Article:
As CEO of ASB and Deloitte alumni, Vittoria Shortt knows what makes a good leader. We sat down with her to talk about her time as a business leader and her experience across large companies...
What was your role at Deloitte and when were you here?
I was at the firm from 1994 – 1999. I started in Audit, which was my entry into Deloitte, and then I moved into Corporate Finance when it was run by Peter Simmons and John Hagen. John was Deloitte New Zealand Chair at the time.
What do you think is unique about working at Deloitte compared to other places you’ve worked?
Deloitte did a great job at recognising and managing talent at the time and I’m sure it’s continued to progress even more since then. That’s because Deloitte has always understood that value is all about the people.
When I was a grad, I remember a partner once saying to us, “Deloitte is like a bank, a university and a travel agent for you”. In a way, he was right. We were able to travel around doing really interesting work and learning a lot on the job. It was a terrific start to my career. The variety of work and locations helped me build confidence to understand client challenges and lean in to tackle solutions. Those formative moments still stick in my mind.
It’s also about the people you work with. I made great friendships at Deloitte and I’m still mates with loads of people from back then.
What do you think makes an outstanding CEO?
Firstly, clarity of purpose. It is the CEO’s job to ensure the purpose of the business is inspiring, motivating and something everyone can personally contribute to delivering.
One of the big challenges for a CEO is prioritising how you spend your time. It can be so easy to be distracted by interesting ideas or never-ending requests. It’s so important to spend a lot of time with your people and your customers, and never be distant from them. This is even more important in challenging or difficult times. You want to be an ‘all-weather colleague, not a fair-weather colleague’.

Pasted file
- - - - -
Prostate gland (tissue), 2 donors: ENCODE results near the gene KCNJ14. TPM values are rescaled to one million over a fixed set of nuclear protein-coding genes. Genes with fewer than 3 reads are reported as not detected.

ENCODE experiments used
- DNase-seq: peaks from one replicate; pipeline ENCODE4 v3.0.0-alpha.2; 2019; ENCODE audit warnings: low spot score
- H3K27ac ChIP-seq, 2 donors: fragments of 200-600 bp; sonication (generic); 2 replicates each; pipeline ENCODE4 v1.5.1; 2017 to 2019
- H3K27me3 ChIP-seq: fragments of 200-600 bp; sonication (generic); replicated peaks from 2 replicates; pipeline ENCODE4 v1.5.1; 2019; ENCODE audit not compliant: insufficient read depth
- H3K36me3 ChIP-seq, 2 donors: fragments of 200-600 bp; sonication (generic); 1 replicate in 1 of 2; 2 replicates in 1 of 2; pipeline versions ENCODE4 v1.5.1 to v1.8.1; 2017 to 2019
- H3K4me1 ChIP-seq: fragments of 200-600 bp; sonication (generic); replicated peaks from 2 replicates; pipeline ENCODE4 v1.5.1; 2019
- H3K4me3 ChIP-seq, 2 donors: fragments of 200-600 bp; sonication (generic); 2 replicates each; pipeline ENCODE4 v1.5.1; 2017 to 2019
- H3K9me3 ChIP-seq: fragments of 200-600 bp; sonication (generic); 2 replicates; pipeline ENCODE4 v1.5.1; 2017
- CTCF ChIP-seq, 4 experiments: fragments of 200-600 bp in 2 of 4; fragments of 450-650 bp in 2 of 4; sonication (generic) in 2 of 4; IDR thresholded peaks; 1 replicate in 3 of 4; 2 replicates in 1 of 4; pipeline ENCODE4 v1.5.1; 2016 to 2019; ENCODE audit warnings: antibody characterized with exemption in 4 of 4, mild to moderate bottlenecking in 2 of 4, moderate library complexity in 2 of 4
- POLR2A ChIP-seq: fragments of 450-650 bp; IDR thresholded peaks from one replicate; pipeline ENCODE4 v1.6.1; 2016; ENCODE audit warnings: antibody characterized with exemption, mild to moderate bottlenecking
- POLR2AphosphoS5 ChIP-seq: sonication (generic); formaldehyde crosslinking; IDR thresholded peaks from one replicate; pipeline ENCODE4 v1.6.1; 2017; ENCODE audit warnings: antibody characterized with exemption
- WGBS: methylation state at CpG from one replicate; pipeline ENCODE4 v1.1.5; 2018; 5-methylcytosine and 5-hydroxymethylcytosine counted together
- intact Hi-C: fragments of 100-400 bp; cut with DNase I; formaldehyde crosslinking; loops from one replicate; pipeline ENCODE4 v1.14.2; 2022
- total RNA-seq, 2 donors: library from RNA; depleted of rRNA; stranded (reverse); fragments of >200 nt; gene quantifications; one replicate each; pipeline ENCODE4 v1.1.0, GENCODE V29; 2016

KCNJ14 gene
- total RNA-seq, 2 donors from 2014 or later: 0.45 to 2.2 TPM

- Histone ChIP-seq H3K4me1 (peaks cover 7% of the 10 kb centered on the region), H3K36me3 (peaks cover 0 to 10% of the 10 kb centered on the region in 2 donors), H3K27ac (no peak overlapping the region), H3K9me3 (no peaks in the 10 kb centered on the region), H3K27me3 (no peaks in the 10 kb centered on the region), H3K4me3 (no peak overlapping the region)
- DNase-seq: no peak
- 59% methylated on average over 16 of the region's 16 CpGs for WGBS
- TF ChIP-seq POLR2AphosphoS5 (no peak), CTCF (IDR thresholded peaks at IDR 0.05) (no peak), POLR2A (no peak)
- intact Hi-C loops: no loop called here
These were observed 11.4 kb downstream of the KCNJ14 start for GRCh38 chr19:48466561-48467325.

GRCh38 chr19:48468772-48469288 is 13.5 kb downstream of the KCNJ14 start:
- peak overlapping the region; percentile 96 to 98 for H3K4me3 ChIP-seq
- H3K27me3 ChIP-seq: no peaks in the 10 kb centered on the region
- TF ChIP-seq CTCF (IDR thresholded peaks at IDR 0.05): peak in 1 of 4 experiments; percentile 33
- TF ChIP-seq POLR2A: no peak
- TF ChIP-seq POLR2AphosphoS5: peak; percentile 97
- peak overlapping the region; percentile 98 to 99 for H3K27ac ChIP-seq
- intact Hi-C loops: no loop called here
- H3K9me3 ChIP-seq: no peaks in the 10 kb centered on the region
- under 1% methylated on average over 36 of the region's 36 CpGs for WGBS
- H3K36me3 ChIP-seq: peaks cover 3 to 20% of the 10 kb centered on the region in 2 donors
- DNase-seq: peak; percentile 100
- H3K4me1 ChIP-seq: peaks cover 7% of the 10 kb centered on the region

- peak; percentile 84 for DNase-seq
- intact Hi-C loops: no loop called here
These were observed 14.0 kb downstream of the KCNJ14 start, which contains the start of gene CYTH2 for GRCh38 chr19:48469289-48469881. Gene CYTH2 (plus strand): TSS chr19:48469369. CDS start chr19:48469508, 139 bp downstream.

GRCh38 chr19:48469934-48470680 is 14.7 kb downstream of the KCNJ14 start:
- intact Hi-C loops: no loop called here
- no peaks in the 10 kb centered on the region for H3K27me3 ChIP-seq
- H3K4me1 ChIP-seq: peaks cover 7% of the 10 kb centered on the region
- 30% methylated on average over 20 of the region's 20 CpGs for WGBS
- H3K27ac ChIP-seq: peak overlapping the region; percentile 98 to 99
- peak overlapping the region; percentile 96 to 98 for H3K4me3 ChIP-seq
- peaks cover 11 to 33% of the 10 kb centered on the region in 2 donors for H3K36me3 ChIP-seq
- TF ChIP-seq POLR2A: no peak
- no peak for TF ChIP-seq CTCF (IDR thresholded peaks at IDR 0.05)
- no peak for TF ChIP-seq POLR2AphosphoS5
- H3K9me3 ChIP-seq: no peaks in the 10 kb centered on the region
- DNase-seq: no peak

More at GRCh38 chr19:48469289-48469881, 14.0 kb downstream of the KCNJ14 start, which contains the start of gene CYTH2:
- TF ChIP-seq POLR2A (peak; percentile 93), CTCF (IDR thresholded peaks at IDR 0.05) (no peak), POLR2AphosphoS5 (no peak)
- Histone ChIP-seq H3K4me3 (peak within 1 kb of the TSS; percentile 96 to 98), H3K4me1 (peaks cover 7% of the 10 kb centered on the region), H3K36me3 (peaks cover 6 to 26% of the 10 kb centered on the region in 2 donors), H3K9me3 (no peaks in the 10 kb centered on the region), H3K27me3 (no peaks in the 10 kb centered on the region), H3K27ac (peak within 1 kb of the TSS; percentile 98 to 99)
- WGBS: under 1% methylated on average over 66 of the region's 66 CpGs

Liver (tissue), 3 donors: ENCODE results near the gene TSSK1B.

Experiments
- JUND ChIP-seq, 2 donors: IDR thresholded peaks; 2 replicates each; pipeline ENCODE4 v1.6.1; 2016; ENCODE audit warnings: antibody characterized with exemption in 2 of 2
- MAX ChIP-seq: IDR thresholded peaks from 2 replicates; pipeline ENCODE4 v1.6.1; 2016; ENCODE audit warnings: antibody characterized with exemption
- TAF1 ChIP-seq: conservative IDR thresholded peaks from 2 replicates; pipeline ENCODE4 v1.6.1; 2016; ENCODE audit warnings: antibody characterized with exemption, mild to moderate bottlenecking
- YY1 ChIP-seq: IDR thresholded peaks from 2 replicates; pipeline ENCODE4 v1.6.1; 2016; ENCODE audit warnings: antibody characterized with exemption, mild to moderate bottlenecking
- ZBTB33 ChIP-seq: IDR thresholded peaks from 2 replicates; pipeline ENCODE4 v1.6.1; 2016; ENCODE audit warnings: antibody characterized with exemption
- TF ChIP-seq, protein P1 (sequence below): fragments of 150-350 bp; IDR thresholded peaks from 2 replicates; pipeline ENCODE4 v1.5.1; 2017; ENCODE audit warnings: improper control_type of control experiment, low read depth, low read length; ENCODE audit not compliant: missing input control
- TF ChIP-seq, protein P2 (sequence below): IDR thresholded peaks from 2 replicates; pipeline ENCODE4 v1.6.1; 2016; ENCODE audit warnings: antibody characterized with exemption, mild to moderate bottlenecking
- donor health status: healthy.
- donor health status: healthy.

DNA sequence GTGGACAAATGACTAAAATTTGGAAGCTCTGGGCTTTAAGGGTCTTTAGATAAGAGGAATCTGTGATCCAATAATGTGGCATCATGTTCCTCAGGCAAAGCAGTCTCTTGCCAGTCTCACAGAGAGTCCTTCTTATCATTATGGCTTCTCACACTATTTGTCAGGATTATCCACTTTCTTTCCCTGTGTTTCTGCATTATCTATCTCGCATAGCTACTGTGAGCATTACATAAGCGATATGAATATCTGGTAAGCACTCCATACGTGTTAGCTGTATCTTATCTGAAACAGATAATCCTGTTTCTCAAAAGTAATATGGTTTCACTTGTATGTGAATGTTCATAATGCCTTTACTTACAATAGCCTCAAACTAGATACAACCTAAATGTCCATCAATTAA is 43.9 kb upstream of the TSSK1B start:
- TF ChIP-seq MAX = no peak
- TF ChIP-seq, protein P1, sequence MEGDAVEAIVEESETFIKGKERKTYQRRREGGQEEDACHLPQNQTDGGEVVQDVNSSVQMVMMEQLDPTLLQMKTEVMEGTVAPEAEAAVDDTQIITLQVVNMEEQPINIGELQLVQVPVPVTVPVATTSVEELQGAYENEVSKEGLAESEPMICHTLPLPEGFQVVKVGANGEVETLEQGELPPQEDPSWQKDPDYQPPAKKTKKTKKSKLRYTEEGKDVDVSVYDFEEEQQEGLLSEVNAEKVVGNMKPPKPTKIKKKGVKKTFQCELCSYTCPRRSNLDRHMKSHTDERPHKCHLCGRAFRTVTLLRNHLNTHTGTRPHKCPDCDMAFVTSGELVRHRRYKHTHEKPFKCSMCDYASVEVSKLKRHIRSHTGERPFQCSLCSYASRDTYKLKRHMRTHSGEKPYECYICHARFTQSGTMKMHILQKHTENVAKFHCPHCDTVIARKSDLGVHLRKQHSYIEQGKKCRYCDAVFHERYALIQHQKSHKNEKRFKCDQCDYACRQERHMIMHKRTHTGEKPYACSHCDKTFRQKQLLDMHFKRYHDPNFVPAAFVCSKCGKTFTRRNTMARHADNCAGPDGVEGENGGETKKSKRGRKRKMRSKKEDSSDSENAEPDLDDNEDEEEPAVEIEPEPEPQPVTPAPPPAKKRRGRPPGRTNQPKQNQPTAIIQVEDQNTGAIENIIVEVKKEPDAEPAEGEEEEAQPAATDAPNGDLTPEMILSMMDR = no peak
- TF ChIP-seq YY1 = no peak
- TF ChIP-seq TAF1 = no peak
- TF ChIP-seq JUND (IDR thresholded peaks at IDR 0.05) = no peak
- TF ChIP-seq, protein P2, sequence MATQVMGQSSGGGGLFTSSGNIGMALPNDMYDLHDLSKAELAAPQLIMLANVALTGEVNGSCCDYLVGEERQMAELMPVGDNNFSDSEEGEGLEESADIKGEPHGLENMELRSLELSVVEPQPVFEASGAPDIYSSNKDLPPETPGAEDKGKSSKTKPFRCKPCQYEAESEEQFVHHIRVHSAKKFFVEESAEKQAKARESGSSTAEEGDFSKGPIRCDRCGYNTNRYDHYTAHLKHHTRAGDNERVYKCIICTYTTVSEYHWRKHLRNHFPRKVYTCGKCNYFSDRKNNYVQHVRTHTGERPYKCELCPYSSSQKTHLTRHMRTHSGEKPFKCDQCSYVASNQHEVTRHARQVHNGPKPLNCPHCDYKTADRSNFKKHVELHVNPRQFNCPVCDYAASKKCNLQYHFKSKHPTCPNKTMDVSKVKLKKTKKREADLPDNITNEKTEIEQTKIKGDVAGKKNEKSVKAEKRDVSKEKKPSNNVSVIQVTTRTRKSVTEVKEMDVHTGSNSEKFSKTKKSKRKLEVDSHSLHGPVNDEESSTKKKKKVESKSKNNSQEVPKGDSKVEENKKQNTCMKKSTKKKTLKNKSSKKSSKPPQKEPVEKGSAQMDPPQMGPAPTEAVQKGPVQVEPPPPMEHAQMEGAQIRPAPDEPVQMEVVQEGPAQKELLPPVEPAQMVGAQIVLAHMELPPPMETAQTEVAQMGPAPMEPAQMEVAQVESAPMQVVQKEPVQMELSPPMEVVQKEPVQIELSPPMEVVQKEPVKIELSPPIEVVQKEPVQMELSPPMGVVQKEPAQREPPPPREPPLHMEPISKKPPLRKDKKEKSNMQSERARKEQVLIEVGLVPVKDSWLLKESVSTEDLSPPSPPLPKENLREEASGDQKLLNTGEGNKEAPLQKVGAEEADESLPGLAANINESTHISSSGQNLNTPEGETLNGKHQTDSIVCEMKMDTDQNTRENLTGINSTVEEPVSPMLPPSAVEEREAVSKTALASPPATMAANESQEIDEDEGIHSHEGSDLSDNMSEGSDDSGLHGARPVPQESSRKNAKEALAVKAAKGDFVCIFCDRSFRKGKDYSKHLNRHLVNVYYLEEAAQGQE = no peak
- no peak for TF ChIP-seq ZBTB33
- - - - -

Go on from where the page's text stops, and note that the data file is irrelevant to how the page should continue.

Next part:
Lastly, I believe a CEO is there to make a difference in a moment in time. ASB is an incredible business and is more than 170 years old. It is crucial to understand and respect the history, and your place in contributing to it. The pace of change, enabled by technology, is faster than ever. I see my role as ensuring we get fit for the future by helping our people gain the skills they need and building experiences our customers’ value.
What do you most enjoy about working at ASB?
The people. The best thing about working at ASB is the positive and vibrant culture. The people at ASB take genuine pride in solving problems differently and innovation has been at the core of ASB for a long time. It’s such a fun place to work.
I am also inspired by how we can accelerate financial progress for people, businesses and communities in New Zealand – from helping with home ownership, supporting business growth and start-ups, all the way through to raising financial literacy and capability.
What skills or knowledge did you take from Deloitte that you use today?
This links back to the talent point I mentioned earlier. Deloitte builds talent and constantly invests in helping people learn.
At the same time, I learnt that it’s important to be accountable for yourself. There was a moment at Deloitte where I realised I was technically weak. Even though there was plenty of learning going on around me, I had to do a lot of work myself to make sure I was up to the right level of competence. You have to own your development, work hard to be better - and don’t stop. There is no such thing as a ‘career fairy’, there is no one rolling out the red carpet – it takes hard work and effort.
Do you have a mantra that you live by or one that you would like to?
I never have one source of inspiration – always multiple things. A few mantras that spring to mind are:
- What you put in is what you get out.
- Treat others as you’d like to be treated.
- The wonderful Māori answer to the question of ‘what is the most important thing in the world? He tāngata, he tāngata, he tāngata (It is the people, the people, the people).
What’s the biggest lesson you’ve learnt in your career so far?
Take opportunities when they are presented! I’ve done so many different things, from HR to IT, to Mergers and Acquisitions, to Digital and Strategy, and so on. People always ask me how I have managed to move into such diverse roles. My response is that if you take the opportunity to do different work, you learn a lot of new skills, and you learn how to apply your strengths in a multitude of ways. This variety of skills and experience help make you a better leader.